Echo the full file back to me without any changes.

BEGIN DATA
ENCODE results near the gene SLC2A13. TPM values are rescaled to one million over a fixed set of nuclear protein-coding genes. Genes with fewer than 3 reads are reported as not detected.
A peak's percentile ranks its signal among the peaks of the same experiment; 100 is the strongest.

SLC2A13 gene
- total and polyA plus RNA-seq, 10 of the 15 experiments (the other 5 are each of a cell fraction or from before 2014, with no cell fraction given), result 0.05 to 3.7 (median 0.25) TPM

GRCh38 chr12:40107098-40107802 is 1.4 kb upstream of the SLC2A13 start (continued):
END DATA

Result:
ENCODE results near the gene SLC2A13. TPM values are rescaled to one million over a fixed set of nuclear protein-coding genes. Genes with fewer than 3 reads are reported as not detected.
A peak's percentile ranks its signal among the peaks of the same experiment; 100 is the strongest.

SLC2A13 gene
- total and polyA plus RNA-seq, 10 of the 15 experiments (the other 5 are each of a cell fraction or from before 2014, with no cell fraction given), result 0.05 to 3.7 (median 0.25) TPM

GRCh38 chr12:40107098-40107802 is 1.4 kb upstream of the SLC2A13 start (continued):